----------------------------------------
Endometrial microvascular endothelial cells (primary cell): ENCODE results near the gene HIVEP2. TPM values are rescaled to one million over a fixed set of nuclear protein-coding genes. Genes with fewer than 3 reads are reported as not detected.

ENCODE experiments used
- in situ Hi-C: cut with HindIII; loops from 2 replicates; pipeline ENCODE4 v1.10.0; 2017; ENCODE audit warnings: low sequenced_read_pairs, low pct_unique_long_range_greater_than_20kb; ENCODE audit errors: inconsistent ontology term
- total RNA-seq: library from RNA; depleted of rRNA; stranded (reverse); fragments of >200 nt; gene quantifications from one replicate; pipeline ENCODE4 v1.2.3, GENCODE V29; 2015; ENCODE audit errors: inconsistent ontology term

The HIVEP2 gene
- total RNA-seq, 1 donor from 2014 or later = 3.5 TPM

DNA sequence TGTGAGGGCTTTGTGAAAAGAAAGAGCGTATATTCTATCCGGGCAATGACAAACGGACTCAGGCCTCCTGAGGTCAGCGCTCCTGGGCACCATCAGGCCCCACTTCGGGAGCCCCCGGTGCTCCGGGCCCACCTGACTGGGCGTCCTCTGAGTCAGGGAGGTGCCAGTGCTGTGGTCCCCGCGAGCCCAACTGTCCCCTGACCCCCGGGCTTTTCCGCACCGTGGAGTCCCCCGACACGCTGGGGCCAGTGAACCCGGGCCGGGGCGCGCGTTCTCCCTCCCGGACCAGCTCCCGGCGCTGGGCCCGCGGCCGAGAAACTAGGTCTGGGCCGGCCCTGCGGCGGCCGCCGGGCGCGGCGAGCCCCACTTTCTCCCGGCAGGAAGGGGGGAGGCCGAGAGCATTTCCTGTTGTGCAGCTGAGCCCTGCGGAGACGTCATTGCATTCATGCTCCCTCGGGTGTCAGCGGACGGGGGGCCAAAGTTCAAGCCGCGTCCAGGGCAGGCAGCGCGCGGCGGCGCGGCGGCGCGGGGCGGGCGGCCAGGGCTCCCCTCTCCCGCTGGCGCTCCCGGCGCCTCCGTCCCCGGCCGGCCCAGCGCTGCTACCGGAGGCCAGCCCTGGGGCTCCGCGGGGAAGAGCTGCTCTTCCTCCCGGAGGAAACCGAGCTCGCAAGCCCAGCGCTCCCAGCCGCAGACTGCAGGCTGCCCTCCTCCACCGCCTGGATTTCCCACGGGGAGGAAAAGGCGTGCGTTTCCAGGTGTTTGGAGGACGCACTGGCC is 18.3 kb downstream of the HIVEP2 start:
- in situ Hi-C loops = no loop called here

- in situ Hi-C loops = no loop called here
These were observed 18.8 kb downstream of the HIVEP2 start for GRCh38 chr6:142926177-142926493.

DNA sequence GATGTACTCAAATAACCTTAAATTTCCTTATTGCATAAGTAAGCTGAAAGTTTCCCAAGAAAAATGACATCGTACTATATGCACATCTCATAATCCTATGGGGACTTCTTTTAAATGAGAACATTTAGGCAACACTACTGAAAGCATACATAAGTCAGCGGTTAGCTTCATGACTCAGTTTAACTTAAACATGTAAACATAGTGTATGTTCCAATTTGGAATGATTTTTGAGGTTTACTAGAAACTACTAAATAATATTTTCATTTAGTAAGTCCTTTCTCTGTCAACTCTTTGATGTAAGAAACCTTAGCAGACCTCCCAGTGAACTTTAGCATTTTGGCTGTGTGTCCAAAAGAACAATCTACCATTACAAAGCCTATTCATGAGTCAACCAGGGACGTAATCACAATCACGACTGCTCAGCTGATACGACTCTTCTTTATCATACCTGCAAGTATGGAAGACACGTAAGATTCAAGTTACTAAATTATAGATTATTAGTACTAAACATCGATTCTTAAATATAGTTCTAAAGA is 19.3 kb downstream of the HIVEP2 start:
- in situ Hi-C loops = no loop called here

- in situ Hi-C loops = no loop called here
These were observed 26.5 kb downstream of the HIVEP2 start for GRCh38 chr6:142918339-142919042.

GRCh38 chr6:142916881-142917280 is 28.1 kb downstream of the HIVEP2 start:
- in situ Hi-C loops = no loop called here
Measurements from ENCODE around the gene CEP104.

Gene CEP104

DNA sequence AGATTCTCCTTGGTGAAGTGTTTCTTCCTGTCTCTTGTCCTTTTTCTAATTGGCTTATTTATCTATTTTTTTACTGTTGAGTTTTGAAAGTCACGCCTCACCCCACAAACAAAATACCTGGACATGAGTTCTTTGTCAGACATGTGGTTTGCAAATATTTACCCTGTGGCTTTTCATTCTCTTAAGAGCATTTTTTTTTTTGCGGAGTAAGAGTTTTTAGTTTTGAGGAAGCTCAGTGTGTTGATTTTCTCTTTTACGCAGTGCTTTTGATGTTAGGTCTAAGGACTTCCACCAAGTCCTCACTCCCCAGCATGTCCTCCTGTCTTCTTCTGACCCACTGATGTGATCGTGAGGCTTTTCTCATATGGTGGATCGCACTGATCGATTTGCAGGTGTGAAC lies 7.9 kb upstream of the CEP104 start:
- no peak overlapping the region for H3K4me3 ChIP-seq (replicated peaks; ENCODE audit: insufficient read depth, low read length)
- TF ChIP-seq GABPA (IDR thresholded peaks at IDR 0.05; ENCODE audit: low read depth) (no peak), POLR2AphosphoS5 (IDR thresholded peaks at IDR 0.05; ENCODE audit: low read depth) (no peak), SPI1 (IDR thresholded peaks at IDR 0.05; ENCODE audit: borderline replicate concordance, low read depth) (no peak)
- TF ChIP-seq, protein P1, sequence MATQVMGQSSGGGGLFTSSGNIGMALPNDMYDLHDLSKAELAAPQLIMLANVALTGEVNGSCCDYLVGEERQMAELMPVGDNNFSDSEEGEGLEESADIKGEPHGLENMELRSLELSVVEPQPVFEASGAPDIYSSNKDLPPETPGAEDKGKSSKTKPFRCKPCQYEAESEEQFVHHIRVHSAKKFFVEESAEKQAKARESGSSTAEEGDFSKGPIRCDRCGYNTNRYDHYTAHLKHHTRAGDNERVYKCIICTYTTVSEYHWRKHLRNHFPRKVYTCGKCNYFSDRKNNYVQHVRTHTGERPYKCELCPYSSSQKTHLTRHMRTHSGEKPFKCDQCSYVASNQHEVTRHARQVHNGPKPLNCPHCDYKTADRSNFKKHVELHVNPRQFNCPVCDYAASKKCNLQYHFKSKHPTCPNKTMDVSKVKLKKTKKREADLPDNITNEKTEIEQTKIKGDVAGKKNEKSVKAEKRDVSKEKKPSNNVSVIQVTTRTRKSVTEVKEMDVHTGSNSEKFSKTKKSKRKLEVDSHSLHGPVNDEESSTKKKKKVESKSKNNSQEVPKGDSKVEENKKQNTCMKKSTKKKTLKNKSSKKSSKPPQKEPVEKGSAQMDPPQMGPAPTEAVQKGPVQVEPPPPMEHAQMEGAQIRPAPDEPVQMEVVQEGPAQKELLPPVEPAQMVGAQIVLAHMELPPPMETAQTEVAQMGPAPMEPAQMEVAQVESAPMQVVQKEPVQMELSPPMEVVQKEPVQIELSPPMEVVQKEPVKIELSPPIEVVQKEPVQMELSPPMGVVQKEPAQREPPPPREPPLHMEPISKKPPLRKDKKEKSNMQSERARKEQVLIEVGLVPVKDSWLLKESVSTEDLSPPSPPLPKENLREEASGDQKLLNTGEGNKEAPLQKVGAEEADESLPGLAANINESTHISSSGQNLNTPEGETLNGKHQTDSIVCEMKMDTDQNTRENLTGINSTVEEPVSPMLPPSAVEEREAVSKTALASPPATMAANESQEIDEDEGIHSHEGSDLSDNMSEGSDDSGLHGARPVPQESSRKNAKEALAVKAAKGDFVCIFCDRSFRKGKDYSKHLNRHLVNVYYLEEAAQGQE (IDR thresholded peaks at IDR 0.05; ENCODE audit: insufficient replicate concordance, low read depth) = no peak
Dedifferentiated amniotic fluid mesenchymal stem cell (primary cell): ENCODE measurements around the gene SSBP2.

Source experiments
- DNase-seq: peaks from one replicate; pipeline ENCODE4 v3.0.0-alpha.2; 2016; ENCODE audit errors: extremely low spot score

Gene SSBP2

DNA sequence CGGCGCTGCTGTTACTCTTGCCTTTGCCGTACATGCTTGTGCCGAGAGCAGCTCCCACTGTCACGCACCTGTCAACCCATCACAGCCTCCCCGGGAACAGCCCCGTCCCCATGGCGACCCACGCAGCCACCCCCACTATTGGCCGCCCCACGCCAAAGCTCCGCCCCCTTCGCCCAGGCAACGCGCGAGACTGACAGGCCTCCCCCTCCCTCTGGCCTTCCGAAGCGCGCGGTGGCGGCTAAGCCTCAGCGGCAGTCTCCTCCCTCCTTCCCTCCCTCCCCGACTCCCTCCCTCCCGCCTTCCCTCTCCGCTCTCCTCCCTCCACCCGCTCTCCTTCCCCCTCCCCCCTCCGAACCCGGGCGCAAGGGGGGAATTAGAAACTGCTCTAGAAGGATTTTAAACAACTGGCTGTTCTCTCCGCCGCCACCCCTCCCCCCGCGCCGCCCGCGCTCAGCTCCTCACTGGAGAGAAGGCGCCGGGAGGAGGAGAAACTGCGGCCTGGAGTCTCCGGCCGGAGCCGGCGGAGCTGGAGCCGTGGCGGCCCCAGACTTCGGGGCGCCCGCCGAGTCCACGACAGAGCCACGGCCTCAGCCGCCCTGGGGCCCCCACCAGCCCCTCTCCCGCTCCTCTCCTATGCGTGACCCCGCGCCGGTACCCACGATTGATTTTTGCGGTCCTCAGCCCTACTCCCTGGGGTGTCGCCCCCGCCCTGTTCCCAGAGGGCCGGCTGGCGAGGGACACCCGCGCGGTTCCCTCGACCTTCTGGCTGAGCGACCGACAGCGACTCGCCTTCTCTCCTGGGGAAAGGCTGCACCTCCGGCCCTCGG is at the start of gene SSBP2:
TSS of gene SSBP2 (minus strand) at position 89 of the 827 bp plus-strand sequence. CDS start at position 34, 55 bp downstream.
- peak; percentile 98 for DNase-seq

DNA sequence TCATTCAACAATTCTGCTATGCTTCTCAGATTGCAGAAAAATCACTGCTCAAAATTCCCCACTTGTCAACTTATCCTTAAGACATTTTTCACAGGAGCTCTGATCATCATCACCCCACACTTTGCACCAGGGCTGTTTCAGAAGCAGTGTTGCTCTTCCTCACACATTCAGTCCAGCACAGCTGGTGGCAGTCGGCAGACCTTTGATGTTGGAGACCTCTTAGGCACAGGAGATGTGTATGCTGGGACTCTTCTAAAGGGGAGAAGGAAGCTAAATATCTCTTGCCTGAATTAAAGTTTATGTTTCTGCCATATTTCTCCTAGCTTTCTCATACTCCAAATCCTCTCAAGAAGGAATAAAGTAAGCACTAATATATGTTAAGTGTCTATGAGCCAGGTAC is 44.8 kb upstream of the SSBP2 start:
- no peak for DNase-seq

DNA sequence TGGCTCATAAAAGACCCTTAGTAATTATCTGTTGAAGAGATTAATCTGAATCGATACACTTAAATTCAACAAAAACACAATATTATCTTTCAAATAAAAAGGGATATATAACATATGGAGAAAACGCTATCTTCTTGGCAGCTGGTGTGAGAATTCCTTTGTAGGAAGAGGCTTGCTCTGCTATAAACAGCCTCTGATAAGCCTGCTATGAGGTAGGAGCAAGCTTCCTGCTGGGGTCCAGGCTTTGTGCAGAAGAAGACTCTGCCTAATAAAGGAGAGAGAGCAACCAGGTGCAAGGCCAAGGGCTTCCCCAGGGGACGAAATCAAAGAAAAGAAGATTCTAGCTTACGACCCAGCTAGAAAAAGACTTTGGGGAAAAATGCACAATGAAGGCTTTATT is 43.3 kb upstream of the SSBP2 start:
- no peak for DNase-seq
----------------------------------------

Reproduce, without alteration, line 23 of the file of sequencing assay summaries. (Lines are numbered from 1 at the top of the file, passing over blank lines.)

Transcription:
Dedifferentiated amniotic fluid mesenchymal stem cell (primary cell): ENCODE measurements around the gene SSBP2.